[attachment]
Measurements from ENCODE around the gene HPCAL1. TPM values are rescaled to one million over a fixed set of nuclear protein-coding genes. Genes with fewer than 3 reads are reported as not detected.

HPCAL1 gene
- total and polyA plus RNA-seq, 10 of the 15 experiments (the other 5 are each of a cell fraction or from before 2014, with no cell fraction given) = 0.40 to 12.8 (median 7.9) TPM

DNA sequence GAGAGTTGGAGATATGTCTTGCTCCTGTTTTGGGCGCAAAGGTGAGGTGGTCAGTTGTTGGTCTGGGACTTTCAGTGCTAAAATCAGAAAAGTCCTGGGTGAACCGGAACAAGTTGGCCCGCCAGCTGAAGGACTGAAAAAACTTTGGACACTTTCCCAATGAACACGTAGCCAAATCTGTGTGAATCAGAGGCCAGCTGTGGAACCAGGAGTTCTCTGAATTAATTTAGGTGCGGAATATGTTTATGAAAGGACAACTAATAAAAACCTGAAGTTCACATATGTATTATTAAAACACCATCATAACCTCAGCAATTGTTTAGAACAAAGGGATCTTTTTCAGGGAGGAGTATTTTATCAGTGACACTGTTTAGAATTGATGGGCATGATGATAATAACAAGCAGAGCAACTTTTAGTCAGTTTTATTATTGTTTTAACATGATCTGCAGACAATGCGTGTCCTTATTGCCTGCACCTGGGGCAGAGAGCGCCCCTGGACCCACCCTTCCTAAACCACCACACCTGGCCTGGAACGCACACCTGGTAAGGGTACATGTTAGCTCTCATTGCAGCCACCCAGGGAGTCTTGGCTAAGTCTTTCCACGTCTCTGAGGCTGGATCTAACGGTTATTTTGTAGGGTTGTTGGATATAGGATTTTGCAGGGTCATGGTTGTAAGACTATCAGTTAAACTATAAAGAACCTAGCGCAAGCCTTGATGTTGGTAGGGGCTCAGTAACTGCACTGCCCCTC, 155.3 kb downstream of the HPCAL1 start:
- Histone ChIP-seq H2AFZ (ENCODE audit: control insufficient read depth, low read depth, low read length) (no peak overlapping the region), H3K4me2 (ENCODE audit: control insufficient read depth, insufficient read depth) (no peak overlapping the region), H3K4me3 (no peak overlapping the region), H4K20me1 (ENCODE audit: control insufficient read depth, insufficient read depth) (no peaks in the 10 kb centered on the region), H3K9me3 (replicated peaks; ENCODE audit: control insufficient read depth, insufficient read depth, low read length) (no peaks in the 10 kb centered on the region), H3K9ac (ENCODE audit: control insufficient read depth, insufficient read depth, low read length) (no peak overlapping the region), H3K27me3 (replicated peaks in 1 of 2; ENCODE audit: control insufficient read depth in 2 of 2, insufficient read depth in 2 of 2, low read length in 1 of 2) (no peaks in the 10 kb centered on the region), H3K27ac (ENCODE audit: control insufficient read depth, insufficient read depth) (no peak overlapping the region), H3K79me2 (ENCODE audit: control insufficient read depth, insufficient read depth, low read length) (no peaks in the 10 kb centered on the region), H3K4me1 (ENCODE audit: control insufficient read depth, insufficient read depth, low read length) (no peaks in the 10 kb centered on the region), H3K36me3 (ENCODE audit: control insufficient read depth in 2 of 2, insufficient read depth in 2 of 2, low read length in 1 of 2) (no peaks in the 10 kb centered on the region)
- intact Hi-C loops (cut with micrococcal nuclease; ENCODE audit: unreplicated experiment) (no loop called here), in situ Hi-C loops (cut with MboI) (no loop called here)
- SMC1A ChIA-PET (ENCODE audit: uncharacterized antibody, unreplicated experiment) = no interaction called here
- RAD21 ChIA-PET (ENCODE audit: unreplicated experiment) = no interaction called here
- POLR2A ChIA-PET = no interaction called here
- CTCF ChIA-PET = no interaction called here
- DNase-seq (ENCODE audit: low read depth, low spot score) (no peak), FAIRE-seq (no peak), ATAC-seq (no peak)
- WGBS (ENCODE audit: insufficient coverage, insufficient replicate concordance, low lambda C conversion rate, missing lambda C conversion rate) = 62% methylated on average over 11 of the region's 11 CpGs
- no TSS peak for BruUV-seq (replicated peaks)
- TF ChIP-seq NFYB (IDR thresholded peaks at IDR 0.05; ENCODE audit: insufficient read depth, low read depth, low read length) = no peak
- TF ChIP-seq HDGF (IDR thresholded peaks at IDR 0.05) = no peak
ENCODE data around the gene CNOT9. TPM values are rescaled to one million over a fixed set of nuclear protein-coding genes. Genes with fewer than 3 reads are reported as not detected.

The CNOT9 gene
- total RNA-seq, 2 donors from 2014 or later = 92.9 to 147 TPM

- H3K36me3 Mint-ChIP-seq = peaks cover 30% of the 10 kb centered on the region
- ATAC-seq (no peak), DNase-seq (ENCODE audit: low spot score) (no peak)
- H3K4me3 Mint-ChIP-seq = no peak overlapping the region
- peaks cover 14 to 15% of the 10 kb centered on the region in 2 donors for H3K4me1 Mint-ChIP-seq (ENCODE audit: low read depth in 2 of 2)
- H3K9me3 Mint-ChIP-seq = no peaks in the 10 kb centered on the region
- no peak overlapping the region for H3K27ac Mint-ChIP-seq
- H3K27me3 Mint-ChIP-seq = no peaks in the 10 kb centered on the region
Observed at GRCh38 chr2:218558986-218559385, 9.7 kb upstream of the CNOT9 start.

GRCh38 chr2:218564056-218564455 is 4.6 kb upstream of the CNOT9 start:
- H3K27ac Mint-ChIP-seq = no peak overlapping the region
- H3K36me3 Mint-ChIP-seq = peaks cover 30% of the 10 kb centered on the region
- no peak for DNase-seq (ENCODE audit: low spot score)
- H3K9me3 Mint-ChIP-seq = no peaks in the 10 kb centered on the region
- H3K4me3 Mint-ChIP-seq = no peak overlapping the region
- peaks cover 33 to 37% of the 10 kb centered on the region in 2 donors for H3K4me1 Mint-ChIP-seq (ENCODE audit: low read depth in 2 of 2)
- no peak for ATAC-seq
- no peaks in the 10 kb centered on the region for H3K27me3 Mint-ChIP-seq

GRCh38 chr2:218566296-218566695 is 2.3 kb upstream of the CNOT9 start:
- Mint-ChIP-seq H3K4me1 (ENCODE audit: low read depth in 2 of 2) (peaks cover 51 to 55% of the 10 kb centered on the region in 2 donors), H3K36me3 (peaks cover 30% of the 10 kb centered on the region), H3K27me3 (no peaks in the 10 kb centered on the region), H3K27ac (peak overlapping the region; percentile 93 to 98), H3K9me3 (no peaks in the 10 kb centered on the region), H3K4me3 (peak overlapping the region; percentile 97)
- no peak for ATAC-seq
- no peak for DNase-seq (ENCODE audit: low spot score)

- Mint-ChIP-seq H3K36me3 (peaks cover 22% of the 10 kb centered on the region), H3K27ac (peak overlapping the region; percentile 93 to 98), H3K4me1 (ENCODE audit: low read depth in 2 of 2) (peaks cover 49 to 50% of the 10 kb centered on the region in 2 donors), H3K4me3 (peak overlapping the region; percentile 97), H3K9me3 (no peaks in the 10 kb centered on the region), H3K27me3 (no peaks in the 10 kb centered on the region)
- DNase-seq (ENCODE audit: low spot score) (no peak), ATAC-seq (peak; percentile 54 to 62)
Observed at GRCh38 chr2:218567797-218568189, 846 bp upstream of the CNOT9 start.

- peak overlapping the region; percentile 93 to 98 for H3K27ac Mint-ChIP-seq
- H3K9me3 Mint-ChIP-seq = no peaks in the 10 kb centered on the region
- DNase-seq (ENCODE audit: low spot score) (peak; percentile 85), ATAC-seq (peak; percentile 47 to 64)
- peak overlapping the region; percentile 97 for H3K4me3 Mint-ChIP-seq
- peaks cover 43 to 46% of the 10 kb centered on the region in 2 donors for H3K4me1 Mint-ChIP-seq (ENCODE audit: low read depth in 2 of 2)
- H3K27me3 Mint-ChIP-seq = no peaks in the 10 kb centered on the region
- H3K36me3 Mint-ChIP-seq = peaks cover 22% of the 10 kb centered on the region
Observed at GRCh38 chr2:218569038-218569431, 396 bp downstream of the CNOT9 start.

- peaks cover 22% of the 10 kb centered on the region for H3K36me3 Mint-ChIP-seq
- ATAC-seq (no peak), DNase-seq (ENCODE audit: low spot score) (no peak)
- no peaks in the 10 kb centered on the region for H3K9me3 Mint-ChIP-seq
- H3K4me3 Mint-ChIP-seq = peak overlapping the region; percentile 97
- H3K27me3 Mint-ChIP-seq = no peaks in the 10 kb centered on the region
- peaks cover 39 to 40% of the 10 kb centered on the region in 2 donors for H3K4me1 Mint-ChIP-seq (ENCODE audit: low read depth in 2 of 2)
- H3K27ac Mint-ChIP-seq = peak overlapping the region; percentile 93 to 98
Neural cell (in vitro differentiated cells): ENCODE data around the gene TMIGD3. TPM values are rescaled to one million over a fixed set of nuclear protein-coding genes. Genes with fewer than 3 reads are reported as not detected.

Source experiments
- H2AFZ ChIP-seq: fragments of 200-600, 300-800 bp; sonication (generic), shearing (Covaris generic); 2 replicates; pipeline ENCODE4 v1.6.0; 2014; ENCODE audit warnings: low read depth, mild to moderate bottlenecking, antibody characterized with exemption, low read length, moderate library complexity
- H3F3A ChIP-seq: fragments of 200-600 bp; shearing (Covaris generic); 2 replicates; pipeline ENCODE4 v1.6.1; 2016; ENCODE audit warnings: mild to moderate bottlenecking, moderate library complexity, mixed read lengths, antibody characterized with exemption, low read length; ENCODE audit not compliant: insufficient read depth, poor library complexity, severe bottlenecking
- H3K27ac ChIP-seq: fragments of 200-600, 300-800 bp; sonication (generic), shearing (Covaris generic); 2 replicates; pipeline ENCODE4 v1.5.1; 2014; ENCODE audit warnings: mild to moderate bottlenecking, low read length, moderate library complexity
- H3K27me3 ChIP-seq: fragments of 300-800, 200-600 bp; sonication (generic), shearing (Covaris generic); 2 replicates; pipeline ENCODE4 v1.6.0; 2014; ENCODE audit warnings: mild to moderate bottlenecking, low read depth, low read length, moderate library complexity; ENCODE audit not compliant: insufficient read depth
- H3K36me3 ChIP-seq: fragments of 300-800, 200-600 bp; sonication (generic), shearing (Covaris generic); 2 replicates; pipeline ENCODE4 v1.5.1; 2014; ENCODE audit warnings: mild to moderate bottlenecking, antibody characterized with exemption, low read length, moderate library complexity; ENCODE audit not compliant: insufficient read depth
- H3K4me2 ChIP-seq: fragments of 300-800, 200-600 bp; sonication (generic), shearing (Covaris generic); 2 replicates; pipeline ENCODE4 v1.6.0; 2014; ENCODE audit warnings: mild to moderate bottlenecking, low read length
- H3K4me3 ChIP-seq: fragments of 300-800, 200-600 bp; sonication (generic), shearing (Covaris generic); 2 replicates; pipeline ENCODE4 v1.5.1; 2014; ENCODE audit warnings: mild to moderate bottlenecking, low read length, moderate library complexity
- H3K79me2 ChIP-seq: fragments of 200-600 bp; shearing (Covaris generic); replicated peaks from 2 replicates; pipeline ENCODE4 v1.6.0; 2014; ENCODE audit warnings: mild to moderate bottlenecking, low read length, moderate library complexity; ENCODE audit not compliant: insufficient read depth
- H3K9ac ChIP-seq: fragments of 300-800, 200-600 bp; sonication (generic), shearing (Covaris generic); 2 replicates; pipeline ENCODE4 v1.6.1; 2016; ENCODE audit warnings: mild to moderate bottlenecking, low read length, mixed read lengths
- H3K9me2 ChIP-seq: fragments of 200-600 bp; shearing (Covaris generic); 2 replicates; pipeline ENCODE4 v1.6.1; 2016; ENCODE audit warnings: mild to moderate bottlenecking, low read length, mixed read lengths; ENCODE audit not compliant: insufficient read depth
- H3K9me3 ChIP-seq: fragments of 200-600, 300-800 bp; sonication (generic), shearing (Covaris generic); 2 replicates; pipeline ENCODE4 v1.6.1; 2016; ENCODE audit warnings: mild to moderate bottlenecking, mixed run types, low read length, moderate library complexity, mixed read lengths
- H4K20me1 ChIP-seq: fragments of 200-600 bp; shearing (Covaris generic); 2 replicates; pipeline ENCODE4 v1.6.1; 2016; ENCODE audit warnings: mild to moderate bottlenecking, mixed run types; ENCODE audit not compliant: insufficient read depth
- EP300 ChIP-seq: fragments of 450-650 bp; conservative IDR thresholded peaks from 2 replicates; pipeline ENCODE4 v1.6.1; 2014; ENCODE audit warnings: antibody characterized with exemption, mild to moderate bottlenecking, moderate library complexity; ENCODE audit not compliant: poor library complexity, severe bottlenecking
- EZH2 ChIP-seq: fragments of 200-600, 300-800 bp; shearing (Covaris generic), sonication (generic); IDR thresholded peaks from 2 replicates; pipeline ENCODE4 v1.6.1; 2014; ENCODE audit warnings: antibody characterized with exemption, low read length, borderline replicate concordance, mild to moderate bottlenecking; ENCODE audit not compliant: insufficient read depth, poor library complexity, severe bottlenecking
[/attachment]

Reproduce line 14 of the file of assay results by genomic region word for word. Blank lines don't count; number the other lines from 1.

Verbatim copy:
- TF ChIP-seq NFYB (IDR thresholded peaks at IDR 0.05; ENCODE audit: insufficient read depth, low read depth, low read length) = no peak